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Top tips for pneumatic efficiency

12 September 2016

Energy efficiency has become a key business concern.  Pneumatic and compressed air systems can be energy wasters, so could offer a good opportunity to find savings, says Festo, headline sponsor for the 2106 Appetite for Engineering event.

In an increasingly competitive environment, food and drinks manufacturers are searching for ways to meet the ever more stringent energy efficiency and sustainability targets while also seeking to improve the efficiency of plant machinery, in a bid to reduce production spend. 

Pneumatic and compressed air supply systems can be a big source of wasted energy, particularly if they have been in place for some time. So, pneumatic systems can also offer a good opportunity for potential savings. Energy costs represent the largest slice of the total costs of setting up and running compressed air systems – at approximately 75%. And yet, waste costs due to poor design, inappropriate use, incorrect settings and leaks, add to the inefficiencies and losses that can accumulate over the life of a system. 

The key to success lies in taking a comprehensive look across the pneumatic chain. An integral approach to optimising energy usage in compressed air systems has a range of benefits for the operator – reduction in energy costs and, as a result, in operating costs; reduction in costs for maintenance and servicing; and reduction in unplanned production downtime and associated costs.  Like any other technology, pneumatic and compressed air systems are more efficient if they are designed, set up, used and maintained professionally. 

Festo has produced a guide which highlights some of the potential cost saving opportunities associated with pneumatic and compressed air systems, offering detailed and practical advice on how to lower costs and maximise energy efficiency. The guide provides information about technologies that will ensure machines and systems consume fewer resources and less energy. Reducing CO2 emissions as well as operating costs leads to an increase in the sustainability of production processes and therefore a company’s overall productivity. 

Tips to saving the most energy include:
• Using energy saving circuits: constant vacuum pressure is not always necessary for reliable holding of objects and continuous air consumption can be avoided by using an air-saving circuit, especially in the case of smooth, non-porous surfaces. Festo’s OVEM closed-loop vacuum generators monitor vacuum levels and only consume air when required. Typical savings can be as high as 60%.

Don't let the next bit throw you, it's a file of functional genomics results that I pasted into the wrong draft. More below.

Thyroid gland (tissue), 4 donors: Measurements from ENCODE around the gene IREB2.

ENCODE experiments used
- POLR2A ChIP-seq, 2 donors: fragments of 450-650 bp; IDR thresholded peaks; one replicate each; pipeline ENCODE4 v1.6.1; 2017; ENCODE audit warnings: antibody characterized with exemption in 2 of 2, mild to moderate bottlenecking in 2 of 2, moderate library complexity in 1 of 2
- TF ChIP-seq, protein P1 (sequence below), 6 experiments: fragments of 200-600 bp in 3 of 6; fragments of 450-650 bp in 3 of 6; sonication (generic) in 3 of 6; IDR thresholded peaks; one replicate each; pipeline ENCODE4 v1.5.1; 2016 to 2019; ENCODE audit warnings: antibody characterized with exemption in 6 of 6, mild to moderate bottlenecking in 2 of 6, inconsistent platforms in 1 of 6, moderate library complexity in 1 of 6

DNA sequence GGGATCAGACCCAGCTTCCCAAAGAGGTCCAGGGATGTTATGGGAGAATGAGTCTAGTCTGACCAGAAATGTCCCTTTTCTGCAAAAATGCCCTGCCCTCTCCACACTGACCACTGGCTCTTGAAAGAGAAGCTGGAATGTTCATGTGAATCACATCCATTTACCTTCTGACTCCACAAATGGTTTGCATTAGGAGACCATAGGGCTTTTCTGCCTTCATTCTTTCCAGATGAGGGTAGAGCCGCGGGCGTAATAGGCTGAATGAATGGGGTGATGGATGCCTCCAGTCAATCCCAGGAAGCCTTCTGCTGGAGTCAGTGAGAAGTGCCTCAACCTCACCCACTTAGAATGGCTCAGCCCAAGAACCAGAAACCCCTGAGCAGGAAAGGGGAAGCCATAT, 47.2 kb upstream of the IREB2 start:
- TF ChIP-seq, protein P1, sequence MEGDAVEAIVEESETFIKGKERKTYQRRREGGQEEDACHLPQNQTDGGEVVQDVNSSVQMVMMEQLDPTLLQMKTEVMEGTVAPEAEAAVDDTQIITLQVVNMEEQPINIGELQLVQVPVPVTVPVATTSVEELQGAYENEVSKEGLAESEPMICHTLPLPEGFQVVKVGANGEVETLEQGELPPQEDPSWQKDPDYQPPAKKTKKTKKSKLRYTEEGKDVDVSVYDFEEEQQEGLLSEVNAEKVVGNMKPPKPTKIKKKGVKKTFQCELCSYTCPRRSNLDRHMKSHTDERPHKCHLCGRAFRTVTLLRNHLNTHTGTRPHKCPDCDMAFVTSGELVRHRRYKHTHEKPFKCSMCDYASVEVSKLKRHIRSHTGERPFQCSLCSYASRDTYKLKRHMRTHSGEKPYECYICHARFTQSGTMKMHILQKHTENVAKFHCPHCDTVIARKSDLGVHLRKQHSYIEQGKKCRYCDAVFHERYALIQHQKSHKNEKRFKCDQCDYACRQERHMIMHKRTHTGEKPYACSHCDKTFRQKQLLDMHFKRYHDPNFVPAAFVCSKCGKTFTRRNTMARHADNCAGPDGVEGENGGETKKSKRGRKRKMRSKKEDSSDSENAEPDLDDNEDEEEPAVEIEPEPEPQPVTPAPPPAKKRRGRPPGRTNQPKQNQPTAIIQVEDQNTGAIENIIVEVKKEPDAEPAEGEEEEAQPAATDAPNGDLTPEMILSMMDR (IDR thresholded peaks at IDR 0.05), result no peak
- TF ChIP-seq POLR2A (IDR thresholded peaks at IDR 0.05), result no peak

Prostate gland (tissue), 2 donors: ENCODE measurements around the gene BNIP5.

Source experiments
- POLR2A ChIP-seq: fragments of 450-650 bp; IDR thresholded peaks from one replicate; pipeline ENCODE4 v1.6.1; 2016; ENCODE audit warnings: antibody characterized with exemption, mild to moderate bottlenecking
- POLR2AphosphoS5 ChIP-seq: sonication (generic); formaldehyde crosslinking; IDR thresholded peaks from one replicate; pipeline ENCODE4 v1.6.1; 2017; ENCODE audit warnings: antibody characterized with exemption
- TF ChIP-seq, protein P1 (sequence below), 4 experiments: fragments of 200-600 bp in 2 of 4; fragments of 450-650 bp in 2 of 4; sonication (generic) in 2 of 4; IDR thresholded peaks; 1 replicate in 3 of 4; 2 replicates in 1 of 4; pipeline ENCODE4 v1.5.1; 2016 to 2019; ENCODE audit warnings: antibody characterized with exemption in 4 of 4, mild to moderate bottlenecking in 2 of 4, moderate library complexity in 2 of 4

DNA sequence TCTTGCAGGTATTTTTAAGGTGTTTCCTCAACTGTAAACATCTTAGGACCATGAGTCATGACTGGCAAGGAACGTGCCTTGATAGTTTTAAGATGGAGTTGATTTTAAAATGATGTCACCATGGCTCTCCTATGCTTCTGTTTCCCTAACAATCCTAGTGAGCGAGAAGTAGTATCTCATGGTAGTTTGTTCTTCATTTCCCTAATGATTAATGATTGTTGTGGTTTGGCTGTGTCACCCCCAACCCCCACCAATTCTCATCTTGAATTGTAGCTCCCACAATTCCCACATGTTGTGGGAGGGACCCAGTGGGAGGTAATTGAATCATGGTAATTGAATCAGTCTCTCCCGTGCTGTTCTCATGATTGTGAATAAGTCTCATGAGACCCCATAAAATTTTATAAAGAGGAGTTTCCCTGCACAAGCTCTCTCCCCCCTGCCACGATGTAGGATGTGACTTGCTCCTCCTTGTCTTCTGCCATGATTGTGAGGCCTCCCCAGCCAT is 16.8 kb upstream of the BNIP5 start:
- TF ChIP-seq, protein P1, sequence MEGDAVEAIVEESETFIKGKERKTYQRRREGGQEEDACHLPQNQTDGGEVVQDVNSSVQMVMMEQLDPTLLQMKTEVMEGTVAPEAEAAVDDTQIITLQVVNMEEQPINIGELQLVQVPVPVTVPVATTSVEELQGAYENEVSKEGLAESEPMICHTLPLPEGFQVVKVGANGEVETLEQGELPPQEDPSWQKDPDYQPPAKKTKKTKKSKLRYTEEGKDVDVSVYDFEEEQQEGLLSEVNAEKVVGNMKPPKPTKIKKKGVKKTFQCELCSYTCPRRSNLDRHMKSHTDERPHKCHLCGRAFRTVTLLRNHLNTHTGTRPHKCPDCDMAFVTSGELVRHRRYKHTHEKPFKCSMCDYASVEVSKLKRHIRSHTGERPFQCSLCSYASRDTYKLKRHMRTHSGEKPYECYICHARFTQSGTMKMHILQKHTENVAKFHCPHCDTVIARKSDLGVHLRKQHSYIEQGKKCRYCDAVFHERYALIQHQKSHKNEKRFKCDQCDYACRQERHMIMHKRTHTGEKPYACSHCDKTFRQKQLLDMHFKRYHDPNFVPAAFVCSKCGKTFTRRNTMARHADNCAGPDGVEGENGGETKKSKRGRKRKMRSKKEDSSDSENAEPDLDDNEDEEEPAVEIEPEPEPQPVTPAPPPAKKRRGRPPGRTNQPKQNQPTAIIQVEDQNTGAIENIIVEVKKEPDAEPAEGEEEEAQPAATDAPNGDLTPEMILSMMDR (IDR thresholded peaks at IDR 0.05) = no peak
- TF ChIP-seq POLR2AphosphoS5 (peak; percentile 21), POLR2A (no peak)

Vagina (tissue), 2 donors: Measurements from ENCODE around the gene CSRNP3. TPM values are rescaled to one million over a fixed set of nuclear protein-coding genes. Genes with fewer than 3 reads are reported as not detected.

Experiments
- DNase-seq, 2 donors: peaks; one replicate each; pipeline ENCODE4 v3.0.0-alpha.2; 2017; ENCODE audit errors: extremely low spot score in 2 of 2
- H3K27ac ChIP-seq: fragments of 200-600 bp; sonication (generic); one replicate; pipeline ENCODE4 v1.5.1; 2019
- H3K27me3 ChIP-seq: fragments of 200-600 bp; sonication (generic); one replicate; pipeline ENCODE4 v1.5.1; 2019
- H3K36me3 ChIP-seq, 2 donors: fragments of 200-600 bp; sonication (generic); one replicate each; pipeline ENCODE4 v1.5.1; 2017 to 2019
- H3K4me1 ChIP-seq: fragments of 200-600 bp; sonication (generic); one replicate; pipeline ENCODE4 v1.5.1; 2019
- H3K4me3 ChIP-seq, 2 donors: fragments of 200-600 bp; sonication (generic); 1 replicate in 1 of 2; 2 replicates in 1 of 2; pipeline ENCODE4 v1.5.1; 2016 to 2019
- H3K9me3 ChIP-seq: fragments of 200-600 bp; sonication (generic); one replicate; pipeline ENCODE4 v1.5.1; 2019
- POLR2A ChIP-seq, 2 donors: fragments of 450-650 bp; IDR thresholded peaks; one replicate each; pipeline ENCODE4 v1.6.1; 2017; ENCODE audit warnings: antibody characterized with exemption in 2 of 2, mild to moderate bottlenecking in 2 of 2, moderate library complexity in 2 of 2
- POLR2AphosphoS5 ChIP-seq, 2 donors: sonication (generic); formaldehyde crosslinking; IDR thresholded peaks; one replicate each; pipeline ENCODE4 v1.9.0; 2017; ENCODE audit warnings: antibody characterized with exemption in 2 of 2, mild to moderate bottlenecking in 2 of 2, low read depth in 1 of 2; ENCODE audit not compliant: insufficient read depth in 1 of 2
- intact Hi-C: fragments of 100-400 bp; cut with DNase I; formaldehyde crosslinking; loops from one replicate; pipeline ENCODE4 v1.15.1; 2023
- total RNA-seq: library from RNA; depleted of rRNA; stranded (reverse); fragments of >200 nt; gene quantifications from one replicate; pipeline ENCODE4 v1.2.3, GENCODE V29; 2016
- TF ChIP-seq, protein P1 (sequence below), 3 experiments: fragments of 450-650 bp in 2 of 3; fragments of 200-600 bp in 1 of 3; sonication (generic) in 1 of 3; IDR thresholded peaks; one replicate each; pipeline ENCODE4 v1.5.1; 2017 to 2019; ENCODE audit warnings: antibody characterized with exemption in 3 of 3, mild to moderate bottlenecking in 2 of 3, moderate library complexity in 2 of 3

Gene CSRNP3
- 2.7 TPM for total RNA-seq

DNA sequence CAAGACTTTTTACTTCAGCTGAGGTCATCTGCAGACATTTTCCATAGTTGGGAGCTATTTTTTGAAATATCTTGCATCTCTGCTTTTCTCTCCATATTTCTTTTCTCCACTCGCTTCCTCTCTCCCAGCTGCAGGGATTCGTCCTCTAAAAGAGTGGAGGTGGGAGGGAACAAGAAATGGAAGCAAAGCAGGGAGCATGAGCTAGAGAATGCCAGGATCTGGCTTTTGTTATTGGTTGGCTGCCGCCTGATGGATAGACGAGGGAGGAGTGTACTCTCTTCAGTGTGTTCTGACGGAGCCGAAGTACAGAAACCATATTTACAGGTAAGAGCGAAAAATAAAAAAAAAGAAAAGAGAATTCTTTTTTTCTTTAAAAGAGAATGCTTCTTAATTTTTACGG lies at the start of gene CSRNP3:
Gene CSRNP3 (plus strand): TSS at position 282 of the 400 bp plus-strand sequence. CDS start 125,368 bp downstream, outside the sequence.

• Correctly sizing drives and tubing: unnecessary energy consumption is often due to excessive, wasteful force. Correct sizing of pneumatic drives – for example, reducing to the next smaller piston diameter – can reduce compressed air consumption by up to 40%, cutting procurement costs and reducing compressed air consumption during operation. 

• Reducing tubing lengths: unnecessary dead volume in the tubing can account for a wasted overall consumption, especially where small actuator volumes are involved. Using the shortest possible tubing lengths – for example, by positioning the valve as close as possible to the gripper – can achieve savings of up to 25% and improve cycle times.
• Switching off power during non-productive phases: eliminating the flow of air in systems at a standstill can provide savings of up to 20%. Energy efficiency modules, such as Festo’s E2M can provide active, intelligent control of the compressed air supply, automatically shutting it off during system standstills and restarting it for production. 

• Reducing the weight and friction of moving elements: this can have a major effect, particularly on multi-axis systems where initial over-sizing becomes compounded. Selecting the optimum mix of components and technology, for example, using lightweight pneumatic grippers for moving applications - can help realise energy savings of up to 18%. 

“Environmental consciousness, corporate responsibility and the balance sheet are all key drivers for increasing energy efficiency,” said Steve Sands, product manager at Festo. “Our Energy efficiency@Festo guide advises plant managers on how they can implement measures to reduce energy wastage, with in-depth statistics and details about compressed air technology.” 

The guide can be downloaded at:

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